After a year without a roof, the Pontiac Silverdome is even more of a wreck

WDIV in Detroit checked in on the Pontiac Silverdome yesterday to see how it’s doing since its inflatable roof started tearing, and yikes:

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Warning: Graphic images not only of a trashed stadium, but of a man wearing a plastic blue lion head hat and lion sunglasses.

The Silverdome’s bizarro owner is auctioning off what’s left of it, which may help him recoup the $583,000 purchase price he paid for it back in 2009. Seats from the stadium, only slightly damp, are available for sale now; if you want a Zamboni or a urinal, you’ll have to wait till May 21.


11 comments on “After a year without a roof, the Pontiac Silverdome is even more of a wreck

  1. darn, and I’ve spent years training for playing in a fledgling monster truck polo team.

    $100-175 a set and even scraps of roof for $25… this guy may recover his half a million dollars if he can sell enough of these.

  2. They do have what every man really wants in his bathroom….

    http://www.rjmauctions.com/online_silverdome/assets.html
    KOHLER URINALS

  3. Now it’s an answer to a trivia question. What did a now nearly bankrupt, two bit Michigan city pay 55 million (in 1975 dollars) for, to lure major league sports teams, that was sold for 100 times less, and now is a empty monument to government folly?

  4. Too telegraphed. “What former Super Bowl site did Andreas Apostolopoulos buy for $583,000 in 2009, only to watch as its roof collapsed?”

  5. Or you could do “What Michigan city spent $55 million on a domed stadium in 1975, only to sell it 44 years later for $583,000 to stave off bankruptcy?”

  6. But, there is a serious point here. A stadium or arena, without a regular, full season, paying sports team tenant, is virtually worthless. Overhead and upkeep will doom a vacant venue. The wily team owners know and use this mercilessly against the hapless pols. As this blog shows, the fear of having the next silverdome, causes the outrageous lease terms handed out to sports teams. Meanwhile, noone with the Lions or Pistons is losing any sleep over the fate of the silverdome..

  7. Two things:

    1) How does fear of having an empty stadium lead to outrageous lease terms? At the time that Pontiac was considering building the Silverdome, its leaders could easily have said to the Lions, “Agree to better lease terms, or we won’t build you a stadium.” It’s the teams that need a place to play, not the cities.

    2) From the perspective of a city’s economy, and certainly of a region’s or state’s, even a non-vacant sports facility is virtually worthless. It just looks nicer in the overhead photos.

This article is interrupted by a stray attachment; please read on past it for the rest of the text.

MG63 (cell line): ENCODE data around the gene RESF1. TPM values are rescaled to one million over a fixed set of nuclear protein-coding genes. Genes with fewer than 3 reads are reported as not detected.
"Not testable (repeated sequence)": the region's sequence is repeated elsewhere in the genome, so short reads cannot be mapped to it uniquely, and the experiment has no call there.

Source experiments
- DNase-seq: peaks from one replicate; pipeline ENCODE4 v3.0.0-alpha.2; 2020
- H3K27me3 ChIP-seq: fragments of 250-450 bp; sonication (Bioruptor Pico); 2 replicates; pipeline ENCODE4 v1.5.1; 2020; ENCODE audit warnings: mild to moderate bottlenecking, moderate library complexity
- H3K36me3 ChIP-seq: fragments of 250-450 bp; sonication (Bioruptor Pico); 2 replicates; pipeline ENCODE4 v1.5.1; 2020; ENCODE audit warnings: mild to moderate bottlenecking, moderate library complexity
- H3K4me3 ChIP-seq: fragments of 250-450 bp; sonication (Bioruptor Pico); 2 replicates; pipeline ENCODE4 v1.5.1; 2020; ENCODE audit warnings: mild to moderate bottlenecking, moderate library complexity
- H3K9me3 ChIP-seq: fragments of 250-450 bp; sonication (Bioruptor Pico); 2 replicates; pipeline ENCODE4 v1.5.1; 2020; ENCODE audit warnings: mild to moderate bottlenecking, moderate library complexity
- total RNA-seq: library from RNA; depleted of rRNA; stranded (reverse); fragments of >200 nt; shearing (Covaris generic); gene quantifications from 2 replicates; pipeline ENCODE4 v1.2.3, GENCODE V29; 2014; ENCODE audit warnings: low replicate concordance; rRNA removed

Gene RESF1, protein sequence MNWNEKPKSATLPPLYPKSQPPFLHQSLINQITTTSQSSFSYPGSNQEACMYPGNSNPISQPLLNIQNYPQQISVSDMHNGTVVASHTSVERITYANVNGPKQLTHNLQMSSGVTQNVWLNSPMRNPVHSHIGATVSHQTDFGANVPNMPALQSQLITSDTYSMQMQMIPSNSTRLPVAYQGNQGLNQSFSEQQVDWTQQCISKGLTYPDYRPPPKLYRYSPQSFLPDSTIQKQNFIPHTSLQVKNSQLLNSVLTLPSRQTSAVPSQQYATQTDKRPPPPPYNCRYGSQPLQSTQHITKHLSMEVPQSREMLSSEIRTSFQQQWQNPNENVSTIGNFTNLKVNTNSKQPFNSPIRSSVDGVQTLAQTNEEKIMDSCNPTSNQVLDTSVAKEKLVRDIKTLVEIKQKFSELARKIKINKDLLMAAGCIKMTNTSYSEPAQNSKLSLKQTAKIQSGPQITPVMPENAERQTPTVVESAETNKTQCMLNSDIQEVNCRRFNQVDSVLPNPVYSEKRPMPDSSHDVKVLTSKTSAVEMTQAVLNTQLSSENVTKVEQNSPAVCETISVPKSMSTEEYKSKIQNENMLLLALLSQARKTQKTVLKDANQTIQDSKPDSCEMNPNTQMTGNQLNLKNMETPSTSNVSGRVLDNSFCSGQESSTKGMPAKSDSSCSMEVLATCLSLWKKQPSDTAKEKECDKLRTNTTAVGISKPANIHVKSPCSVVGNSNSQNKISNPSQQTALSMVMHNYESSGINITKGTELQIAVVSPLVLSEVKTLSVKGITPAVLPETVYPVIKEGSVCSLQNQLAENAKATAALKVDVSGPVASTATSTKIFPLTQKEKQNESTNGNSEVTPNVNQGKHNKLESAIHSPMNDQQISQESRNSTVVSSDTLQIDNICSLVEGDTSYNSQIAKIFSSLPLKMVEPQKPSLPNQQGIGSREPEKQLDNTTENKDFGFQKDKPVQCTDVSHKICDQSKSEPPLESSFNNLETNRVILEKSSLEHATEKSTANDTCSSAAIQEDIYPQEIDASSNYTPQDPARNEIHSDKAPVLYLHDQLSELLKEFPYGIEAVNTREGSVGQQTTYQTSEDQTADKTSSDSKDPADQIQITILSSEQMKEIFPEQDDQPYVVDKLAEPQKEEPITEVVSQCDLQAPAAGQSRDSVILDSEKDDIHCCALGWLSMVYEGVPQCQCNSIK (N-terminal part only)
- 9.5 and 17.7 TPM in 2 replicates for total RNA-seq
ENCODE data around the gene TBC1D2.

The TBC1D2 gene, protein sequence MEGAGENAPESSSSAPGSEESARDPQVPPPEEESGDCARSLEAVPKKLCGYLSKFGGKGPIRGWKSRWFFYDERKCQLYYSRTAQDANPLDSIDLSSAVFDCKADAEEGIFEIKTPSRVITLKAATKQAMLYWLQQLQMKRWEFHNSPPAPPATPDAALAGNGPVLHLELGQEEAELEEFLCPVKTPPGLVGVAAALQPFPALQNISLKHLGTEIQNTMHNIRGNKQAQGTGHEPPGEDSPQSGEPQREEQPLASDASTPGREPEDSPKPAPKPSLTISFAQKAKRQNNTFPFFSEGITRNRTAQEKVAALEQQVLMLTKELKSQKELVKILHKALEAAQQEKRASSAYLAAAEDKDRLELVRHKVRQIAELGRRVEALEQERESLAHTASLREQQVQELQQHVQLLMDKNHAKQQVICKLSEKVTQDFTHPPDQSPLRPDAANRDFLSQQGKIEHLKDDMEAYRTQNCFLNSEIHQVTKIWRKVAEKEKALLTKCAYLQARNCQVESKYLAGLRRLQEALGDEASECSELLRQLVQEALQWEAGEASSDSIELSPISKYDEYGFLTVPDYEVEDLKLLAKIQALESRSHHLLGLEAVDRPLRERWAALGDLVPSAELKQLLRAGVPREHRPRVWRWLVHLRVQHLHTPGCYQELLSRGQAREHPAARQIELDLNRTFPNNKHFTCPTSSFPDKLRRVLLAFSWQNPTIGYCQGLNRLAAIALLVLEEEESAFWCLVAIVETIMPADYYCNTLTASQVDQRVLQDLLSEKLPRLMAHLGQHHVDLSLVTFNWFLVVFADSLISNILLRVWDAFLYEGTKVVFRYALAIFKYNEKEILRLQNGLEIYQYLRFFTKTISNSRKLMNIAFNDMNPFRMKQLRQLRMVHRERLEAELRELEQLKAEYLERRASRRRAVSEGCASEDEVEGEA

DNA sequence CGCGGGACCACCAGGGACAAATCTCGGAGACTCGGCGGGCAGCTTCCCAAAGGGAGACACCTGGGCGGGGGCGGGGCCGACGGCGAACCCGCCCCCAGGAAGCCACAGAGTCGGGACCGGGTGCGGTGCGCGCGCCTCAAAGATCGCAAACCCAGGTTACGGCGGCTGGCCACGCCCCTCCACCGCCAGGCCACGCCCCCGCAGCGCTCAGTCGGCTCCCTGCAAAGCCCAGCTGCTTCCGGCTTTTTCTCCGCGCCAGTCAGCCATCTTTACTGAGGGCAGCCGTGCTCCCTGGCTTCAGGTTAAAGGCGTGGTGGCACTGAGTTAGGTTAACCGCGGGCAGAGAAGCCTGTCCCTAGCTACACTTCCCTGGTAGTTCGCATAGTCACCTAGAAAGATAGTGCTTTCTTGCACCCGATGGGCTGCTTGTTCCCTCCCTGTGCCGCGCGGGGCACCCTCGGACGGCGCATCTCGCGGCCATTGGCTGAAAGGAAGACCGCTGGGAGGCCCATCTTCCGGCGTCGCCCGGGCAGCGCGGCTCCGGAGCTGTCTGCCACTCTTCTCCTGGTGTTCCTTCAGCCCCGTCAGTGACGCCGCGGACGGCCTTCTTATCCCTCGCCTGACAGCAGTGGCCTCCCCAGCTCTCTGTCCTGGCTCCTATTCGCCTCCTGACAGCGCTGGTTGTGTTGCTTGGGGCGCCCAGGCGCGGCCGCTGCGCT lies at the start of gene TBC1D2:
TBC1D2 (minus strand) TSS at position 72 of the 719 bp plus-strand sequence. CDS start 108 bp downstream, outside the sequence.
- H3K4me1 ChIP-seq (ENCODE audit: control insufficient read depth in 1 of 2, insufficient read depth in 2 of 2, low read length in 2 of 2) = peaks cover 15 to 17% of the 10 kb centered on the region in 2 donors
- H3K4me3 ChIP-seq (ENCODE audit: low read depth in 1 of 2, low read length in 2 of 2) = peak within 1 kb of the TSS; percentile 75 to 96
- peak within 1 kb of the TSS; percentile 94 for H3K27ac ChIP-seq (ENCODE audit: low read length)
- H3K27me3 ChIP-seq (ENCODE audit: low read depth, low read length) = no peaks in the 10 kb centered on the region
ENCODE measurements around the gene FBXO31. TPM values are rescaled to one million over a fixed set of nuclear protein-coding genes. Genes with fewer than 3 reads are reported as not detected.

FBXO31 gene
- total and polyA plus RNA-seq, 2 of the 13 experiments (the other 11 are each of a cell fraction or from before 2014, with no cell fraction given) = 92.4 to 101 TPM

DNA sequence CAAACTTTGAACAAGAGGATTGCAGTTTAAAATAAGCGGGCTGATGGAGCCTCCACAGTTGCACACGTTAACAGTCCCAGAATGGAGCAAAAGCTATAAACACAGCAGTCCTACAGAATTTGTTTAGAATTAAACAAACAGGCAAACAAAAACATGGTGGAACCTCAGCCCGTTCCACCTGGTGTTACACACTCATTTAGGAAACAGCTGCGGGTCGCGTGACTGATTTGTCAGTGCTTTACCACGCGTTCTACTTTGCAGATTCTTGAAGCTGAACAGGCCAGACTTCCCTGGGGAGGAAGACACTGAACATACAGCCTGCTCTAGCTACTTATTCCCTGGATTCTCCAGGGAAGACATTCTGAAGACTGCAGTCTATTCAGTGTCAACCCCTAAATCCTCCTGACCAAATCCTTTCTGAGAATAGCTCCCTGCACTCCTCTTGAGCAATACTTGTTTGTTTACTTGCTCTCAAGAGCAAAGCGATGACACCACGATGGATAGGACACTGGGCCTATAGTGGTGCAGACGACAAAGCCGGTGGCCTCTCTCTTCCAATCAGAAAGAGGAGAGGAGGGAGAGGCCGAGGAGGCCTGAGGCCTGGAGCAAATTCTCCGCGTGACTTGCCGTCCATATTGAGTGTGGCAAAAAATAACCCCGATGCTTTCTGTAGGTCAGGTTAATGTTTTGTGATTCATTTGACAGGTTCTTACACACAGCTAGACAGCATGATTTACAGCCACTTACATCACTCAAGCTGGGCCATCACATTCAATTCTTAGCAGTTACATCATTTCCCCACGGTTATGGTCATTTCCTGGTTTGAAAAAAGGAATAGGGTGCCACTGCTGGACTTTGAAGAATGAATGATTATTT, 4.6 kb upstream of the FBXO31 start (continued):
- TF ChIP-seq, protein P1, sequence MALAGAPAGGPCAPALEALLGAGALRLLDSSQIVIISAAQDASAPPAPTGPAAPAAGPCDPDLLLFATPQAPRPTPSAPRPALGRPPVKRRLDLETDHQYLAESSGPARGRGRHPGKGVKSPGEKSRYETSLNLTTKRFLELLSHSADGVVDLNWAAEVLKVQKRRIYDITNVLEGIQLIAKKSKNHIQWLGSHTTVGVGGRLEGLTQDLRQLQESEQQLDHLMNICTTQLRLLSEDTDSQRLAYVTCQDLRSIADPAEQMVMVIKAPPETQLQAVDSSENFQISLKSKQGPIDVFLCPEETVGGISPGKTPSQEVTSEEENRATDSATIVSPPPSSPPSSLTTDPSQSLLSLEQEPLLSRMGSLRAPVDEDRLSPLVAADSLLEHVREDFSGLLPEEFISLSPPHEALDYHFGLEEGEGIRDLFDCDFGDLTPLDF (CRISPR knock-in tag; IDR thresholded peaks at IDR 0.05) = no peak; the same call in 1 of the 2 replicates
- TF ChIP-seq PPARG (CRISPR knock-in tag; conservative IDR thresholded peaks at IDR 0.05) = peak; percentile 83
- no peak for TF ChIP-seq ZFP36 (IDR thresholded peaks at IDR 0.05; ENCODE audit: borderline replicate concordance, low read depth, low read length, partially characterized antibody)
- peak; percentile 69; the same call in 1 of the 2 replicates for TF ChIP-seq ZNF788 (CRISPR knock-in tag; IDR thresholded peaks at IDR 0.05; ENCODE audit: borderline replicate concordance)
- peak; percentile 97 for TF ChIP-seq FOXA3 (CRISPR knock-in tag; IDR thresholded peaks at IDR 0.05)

8. “How does fear of having an empty stadium lead to outrageous lease terms? At the time that Pontiac was considering building the Silverdome, its leaders could easily have said to the Lions, “Agree to better lease terms, or we won’t build you a stadium.” It’s the teams that need a place to play, not the cities.”

    It is not as much an empty stadium as the loss of the team, there has been the quick option to jump to in San Antonio or the big target of LA for possibly threats. Plus if you not one in the top half of most populous cities in the league, there is not a whole lot of a reason that your market is going to be radically better than any of next couple dozen cities either without football or without a pro team that are willing to give a sweetheart deal.

  9. Fascinating that they left *all* of the concessions equipment and *all* of the video equipment. It might be understandable that the video equipment needed to be updated on an every-few-years-basis, but the concessions equipment? I don’t think that the concessions equipment would need to be replaced that frequently unless Moore’s Law now applies to hot dog and soda technology. Just sort of points out the general waste of these situations even above and beyond the obvious.

  10. It’s really just about smart people moving the message and getting dumb people to commit (other people’s) money to their projects.

    It doesn’t matter whether the transition is from “why should we pay for a new facility” to “How should we”, or whether it’s “our team doesn’t have a place to play” to “we’ll lose our team if we don’t build them exactly what they want and charge them nothing to play in it”.

    If we (and by that I mean both the politicians and the voters who put them in office) are dumb enough to do this, why are we surprised when team officials/representatives demand new facilities every 15-18 years?

    My personal favourite boondoggle is the contract term that requires a facility to be in the top x percentile of the league…as determined by the tenant of course.

    It is self evident that some team will have the “worst” stadium in the league even if all 30-32 are less than 5 years old and entirely encased in platinum.

    People are stupid.